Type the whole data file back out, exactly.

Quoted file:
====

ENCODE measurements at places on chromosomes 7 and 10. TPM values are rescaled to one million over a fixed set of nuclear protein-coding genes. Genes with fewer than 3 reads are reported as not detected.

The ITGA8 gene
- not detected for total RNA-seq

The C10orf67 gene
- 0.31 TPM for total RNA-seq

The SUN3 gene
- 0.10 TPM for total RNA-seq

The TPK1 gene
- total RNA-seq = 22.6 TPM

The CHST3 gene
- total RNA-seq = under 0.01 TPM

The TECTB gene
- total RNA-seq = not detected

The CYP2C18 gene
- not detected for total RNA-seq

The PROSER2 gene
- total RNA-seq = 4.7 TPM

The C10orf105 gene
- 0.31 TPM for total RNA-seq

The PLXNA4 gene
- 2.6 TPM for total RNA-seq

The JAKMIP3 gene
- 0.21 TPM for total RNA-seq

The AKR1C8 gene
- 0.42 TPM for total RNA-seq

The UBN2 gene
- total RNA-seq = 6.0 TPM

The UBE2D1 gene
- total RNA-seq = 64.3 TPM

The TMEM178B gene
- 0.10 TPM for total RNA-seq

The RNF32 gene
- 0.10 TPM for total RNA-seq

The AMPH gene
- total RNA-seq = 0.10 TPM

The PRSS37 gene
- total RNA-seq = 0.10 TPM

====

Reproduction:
ENCODE measurements at places on chromosomes 7 and 10. TPM values are rescaled to one million over a fixed set of nuclear protein-coding genes. Genes with fewer than 3 reads are reported as not detected.

The ITGA8 gene
- not detected for total RNA-seq

The C10orf67 gene
- 0.31 TPM for total RNA-seq

The SUN3 gene
- 0.10 TPM for total RNA-seq

The TPK1 gene
- total RNA-seq = 22.6 TPM

The CHST3 gene
- total RNA-seq = under 0.01 TPM

The TECTB gene
- total RNA-seq = not detected

The CYP2C18 gene
- not detected for total RNA-seq

The PROSER2 gene
- total RNA-seq = 4.7 TPM

The C10orf105 gene
- 0.31 TPM for total RNA-seq

The PLXNA4 gene
- 2.6 TPM for total RNA-seq

The JAKMIP3 gene
- 0.21 TPM for total RNA-seq

The AKR1C8 gene
- 0.42 TPM for total RNA-seq

The UBN2 gene
- total RNA-seq = 6.0 TPM

The UBE2D1 gene
- total RNA-seq = 64.3 TPM

The TMEM178B gene
- 0.10 TPM for total RNA-seq

The RNF32 gene
- 0.10 TPM for total RNA-seq

The AMPH gene
- total RNA-seq = 0.10 TPM

The PRSS37 gene
- total RNA-seq = 0.10 TPM